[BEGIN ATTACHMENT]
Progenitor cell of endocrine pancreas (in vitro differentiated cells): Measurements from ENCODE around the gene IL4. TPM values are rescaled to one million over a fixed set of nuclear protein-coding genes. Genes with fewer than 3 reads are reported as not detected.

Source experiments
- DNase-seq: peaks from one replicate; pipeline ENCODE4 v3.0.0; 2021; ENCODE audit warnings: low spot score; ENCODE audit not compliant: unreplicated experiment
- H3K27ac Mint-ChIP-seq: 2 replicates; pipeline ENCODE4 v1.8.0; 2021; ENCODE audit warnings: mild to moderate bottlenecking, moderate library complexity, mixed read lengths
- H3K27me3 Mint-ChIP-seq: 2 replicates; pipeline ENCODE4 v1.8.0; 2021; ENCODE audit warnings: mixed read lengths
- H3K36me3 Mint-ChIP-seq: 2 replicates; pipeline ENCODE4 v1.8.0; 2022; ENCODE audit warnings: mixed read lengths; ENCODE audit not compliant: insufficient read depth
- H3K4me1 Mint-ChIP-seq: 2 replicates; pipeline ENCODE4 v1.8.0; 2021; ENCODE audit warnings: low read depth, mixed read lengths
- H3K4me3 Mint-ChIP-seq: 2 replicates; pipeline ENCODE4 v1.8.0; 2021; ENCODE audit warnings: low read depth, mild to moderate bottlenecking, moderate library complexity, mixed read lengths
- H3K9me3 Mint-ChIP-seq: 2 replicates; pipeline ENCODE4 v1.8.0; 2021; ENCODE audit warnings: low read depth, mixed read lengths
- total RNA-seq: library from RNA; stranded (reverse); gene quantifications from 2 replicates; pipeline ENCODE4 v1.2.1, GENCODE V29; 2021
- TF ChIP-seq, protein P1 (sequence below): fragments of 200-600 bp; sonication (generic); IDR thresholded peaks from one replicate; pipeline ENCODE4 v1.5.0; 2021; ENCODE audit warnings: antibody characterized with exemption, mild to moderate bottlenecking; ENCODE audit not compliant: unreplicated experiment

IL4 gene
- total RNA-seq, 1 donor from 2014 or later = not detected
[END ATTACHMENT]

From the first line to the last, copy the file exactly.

Progenitor cell of endocrine pancreas (in vitro differentiated cells): Measurements from ENCODE around the gene IL4. TPM values are rescaled to one million over a fixed set of nuclear protein-coding genes. Genes with fewer than 3 reads are reported as not detected.

Source experiments
- DNase-seq: peaks from one replicate; pipeline ENCODE4 v3.0.0; 2021; ENCODE audit warnings: low spot score; ENCODE audit not compliant: unreplicated experiment
- H3K27ac Mint-ChIP-seq: 2 replicates; pipeline ENCODE4 v1.8.0; 2021; ENCODE audit warnings: mild to moderate bottlenecking, moderate library complexity, mixed read lengths
- H3K27me3 Mint-ChIP-seq: 2 replicates; pipeline ENCODE4 v1.8.0; 2021; ENCODE audit warnings: mixed read lengths
- H3K36me3 Mint-ChIP-seq: 2 replicates; pipeline ENCODE4 v1.8.0; 2022; ENCODE audit warnings: mixed read lengths; ENCODE audit not compliant: insufficient read depth
- H3K4me1 Mint-ChIP-seq: 2 replicates; pipeline ENCODE4 v1.8.0; 2021; ENCODE audit warnings: low read depth, mixed read lengths
- H3K4me3 Mint-ChIP-seq: 2 replicates; pipeline ENCODE4 v1.8.0; 2021; ENCODE audit warnings: low read depth, mild to moderate bottlenecking, moderate library complexity, mixed read lengths
- H3K9me3 Mint-ChIP-seq: 2 replicates; pipeline ENCODE4 v1.8.0; 2021; ENCODE audit warnings: low read depth, mixed read lengths
- total RNA-seq: library from RNA; stranded (reverse); gene quantifications from 2 replicates; pipeline ENCODE4 v1.2.1, GENCODE V29; 2021
- TF ChIP-seq, protein P1 (sequence below): fragments of 200-600 bp; sonication (generic); IDR thresholded peaks from one replicate; pipeline ENCODE4 v1.5.0; 2021; ENCODE audit warnings: antibody characterized with exemption, mild to moderate bottlenecking; ENCODE audit not compliant: unreplicated experiment

IL4 gene
- total RNA-seq, 1 donor from 2014 or later = not detected